A Gauntlet of Anxiety
Hi. Sarah here.
Your friendly neighborhood Company Manager.
At Theatre Three I wear a myriad of hats and a hefty percentage of my work is centered around paperwork. I am the keeper of the calendar, organize rentals, and major events like auditions. I am also the liaison/point of contact with unions and publishers. I have one of the few positions that can work remotely every now and then. I chose to do my part and isolate myself early starting on March 16th. While it is not an ideal way to work, we are muddling through via phone, email and text.
I was a non-union stage manager for 10 years. Which means I like to have a plan. I like to know what is going to happen and when. I think of worst-case scenarios and try to avert them. I know things change at a moment’s notice and how to think on my feet when things come up. I usually have a backup plan.
I do not belong to the subset of people constantly prepping for an apocalypse.
So, I was not prepared for a pandemic. I was not prepared for things to change to this drastic of a degree. Right now, every day is reworking of timing and schedules. And trying to figure out ways we can make things work and the shows happen if not in a traditional sense.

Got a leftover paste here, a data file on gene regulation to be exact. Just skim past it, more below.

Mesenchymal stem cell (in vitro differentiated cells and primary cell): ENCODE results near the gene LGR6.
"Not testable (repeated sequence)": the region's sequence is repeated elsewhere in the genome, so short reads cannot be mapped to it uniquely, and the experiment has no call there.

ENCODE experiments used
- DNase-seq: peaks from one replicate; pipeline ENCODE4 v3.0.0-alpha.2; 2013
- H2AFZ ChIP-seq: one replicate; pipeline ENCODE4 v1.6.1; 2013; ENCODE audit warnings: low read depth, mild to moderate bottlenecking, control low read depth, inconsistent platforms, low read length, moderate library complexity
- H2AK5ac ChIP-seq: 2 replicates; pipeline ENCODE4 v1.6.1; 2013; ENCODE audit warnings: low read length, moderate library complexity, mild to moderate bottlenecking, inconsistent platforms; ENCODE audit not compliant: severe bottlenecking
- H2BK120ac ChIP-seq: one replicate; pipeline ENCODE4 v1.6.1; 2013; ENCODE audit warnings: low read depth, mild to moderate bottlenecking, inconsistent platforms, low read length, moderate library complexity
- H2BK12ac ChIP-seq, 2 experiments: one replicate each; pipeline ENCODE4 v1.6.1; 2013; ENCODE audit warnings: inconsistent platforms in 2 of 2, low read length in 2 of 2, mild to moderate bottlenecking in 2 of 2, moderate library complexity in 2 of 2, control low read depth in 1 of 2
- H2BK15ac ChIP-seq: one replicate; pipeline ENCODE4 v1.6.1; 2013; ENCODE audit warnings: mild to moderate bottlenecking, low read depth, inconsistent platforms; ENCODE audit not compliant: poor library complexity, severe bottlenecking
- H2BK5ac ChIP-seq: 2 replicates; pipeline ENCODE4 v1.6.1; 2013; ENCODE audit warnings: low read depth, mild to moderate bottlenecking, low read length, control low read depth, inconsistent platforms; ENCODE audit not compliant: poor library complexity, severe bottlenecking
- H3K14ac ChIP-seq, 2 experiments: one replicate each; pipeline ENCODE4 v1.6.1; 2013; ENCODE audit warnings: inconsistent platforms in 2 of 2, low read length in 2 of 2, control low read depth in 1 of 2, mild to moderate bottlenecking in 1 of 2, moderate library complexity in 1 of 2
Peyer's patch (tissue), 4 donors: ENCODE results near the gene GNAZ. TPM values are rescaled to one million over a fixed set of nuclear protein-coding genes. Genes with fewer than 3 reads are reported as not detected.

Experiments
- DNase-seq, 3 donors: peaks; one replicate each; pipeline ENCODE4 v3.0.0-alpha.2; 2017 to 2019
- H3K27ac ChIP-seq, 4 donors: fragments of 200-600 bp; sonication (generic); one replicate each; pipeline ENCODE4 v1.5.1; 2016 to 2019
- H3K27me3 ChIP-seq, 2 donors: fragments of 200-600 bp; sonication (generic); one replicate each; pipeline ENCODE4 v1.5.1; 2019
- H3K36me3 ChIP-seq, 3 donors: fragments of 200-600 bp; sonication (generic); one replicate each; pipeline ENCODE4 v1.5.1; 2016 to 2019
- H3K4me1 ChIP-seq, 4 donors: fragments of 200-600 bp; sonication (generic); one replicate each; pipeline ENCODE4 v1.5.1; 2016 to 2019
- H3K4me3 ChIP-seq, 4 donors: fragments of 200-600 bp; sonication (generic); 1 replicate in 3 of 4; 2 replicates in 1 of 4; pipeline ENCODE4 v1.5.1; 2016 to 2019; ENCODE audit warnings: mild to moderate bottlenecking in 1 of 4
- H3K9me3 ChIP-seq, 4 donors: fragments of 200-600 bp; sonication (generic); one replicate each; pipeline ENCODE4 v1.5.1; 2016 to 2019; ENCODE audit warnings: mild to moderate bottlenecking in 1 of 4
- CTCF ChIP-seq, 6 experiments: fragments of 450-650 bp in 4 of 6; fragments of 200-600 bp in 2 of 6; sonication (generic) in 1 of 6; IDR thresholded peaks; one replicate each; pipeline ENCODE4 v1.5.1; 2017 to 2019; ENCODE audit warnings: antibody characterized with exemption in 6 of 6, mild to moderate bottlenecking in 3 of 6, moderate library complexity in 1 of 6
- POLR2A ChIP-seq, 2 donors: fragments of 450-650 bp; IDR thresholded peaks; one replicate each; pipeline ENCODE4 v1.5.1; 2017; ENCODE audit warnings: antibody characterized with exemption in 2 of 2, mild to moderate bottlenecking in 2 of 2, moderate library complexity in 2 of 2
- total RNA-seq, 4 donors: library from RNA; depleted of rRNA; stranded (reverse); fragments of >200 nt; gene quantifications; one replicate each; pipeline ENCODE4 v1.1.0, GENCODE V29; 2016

Each day of that week there was a new strategy. This is where we are so can we do X?
Each step of the way was
1) Can we get permission from the playwright/rights holders?
2) How do the unions play into this idea?
3) Does this put our people at risk?
4) Are the actors and designers on board?
We went through these patterns every day. It seemed like each time we got a go ahead from one quarter the plan changed again.
After 5 days I felt as if I had run an emotional marathon.
I am moderately extroverted and like to be around small groups of people for long periods of time. With the isolation and the gauntlet of strategies, my anxieties are going through the roof. I have been away from my apartment for a combined 5 hours since March 16! I started writing this partly to help alleviate my own anxieties. But also, to communicate that while things may be a little difficult and different for a while, we can surmount these complications.
In the meantime, stay home, stay safe, and be kind.
Take care of each other and make art happen!